When I was a teen the PS2 was one of my favorite systems, a system filled with tons of games that were fairly cheaper than other games. I was also subscribed to a magazine that had a free demo disc packed in during those years. On one of those demos was a brief look at .hack//G.U. Vol. 1//Rebirth and I was pretty hooked on the basic combat and the greatswords with chainsaw blades. When it was released, I picked it up and played all the way through in a week or so. I even played through it again and got my step brother to play so I had someone to talk to about it. I also watched the prequel anime series .hack//Roots, but we never picked up the other volumes for whatever reason. Now the series has returned with a little extra in .hack//G.U. Last Recode, a remaster of sorts on the PS4.
For simplicity sake, I’ll be referring to the collection as Last Recode and each game in that collection as Volume 1,2,3, or 4. Makes things easier to type out. . .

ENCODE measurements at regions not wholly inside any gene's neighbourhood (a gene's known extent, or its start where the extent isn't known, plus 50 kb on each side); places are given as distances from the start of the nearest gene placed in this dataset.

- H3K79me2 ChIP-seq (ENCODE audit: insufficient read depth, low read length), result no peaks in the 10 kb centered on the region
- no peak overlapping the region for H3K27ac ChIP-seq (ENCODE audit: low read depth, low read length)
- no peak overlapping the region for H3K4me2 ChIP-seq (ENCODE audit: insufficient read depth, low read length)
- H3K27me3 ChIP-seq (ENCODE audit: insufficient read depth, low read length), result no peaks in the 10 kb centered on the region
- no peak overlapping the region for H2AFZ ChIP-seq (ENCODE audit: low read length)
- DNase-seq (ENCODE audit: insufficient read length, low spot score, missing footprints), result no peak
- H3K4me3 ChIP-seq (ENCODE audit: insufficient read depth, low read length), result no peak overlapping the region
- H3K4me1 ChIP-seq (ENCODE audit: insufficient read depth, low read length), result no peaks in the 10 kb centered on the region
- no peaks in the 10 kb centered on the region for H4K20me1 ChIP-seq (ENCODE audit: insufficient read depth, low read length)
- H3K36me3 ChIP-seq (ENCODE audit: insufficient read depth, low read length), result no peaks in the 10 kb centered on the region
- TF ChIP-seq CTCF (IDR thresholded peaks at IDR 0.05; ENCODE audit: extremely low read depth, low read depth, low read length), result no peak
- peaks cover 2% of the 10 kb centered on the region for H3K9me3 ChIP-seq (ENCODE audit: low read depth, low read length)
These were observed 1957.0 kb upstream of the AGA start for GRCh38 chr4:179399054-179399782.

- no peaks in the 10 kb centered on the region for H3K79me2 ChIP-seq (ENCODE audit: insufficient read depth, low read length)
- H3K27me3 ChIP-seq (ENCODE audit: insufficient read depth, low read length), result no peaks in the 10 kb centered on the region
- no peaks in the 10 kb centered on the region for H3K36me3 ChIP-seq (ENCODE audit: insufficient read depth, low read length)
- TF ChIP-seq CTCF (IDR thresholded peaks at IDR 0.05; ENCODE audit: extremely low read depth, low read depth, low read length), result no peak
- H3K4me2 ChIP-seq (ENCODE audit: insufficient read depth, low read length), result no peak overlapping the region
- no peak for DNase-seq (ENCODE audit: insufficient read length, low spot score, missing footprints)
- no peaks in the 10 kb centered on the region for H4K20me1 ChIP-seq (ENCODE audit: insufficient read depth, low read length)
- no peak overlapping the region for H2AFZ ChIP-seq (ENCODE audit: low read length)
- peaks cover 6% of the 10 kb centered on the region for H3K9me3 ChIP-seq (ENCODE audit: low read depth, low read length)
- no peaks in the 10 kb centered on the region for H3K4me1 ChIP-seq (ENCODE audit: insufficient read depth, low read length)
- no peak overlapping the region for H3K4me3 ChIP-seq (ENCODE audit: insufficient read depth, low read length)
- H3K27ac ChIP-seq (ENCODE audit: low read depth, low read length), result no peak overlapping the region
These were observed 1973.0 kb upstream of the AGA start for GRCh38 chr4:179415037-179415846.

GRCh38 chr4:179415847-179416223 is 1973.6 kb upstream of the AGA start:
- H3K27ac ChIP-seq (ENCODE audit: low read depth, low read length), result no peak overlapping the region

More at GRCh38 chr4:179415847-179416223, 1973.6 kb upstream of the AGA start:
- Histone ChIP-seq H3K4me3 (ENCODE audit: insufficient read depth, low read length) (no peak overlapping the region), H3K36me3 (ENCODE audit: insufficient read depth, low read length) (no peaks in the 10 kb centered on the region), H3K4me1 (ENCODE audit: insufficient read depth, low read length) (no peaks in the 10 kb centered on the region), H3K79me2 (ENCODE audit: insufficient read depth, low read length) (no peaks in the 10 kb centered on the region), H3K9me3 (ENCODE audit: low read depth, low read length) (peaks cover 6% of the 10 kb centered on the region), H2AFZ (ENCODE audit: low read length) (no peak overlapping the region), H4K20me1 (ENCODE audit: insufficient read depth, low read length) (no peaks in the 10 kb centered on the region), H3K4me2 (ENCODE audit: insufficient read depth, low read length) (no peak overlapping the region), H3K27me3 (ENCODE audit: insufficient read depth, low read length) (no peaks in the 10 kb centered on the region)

That aside, I hadn’t thought about this series in over ten years. The anime had always been a fascination to me and I had played the original series briefly, but I never fully dived in. This is also one of the few games that I easily put almost 100 hours into, only to be left wanting more. However, this isn’t a JRPG that I can recommend to all players as there are some rough edges.
For starters, Last Recode is a ton of value for the consumer. Fifty dollars buys four games (well three and a half, more on that later) with each one having about 30 hours of story and maybe 20 more hours of extras that could be done. For the most part, I blazed through each game, especially since I was so familiar with the first one. However, there is extra quests and the daunting Book of 1000 to achieve for those looking to truly to complete each game.